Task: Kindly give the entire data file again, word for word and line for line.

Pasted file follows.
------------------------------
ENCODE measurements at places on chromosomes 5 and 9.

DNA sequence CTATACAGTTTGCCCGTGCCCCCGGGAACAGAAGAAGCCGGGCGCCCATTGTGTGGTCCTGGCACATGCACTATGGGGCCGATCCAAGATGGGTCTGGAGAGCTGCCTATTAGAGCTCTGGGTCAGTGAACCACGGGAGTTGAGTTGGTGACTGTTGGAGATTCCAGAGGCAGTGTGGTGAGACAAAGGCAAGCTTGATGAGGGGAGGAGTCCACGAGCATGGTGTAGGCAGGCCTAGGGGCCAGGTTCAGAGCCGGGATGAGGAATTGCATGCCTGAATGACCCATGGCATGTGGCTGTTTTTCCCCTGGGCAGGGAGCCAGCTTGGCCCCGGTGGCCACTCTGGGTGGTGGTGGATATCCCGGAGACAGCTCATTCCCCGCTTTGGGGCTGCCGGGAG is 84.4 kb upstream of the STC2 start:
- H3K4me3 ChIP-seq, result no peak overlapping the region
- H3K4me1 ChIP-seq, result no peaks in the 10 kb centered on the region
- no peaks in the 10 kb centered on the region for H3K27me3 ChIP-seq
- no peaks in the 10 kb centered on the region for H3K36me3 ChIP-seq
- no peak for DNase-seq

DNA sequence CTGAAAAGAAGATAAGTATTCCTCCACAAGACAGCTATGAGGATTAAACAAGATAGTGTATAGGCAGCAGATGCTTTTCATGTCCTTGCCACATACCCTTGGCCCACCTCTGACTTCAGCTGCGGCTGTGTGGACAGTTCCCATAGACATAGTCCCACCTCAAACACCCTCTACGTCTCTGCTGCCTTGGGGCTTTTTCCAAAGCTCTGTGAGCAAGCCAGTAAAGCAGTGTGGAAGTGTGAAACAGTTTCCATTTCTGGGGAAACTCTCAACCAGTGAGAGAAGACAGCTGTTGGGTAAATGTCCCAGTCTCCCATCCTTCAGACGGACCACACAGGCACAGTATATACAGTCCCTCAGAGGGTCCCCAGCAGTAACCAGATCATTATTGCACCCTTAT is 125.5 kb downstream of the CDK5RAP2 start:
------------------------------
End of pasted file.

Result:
ENCODE measurements at places on chromosomes 5 and 9.

DNA sequence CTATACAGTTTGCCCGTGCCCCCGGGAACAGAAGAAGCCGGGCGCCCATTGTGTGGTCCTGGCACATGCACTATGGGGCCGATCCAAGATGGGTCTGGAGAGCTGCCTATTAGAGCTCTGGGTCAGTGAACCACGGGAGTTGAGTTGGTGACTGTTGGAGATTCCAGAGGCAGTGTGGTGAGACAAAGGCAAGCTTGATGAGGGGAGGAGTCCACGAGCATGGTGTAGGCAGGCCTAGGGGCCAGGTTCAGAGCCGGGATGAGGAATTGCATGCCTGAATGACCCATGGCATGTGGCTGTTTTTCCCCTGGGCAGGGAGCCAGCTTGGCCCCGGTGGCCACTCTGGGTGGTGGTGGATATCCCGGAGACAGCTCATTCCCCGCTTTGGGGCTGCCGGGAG is 84.4 kb upstream of the STC2 start:
- H3K4me3 ChIP-seq, result no peak overlapping the region
- H3K4me1 ChIP-seq, result no peaks in the 10 kb centered on the region
- no peaks in the 10 kb centered on the region for H3K27me3 ChIP-seq
- no peaks in the 10 kb centered on the region for H3K36me3 ChIP-seq
- no peak for DNase-seq

DNA sequence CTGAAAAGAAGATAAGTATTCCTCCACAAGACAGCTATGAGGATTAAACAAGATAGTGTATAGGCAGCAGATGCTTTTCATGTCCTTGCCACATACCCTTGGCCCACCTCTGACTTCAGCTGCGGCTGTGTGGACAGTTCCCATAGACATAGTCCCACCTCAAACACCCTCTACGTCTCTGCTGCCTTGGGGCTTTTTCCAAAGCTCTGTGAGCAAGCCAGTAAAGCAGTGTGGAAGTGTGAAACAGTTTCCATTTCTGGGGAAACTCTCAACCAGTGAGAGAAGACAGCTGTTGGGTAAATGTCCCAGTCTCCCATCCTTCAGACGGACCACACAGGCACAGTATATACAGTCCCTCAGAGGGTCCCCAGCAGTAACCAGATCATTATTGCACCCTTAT is 125.5 kb downstream of the CDK5RAP2 start: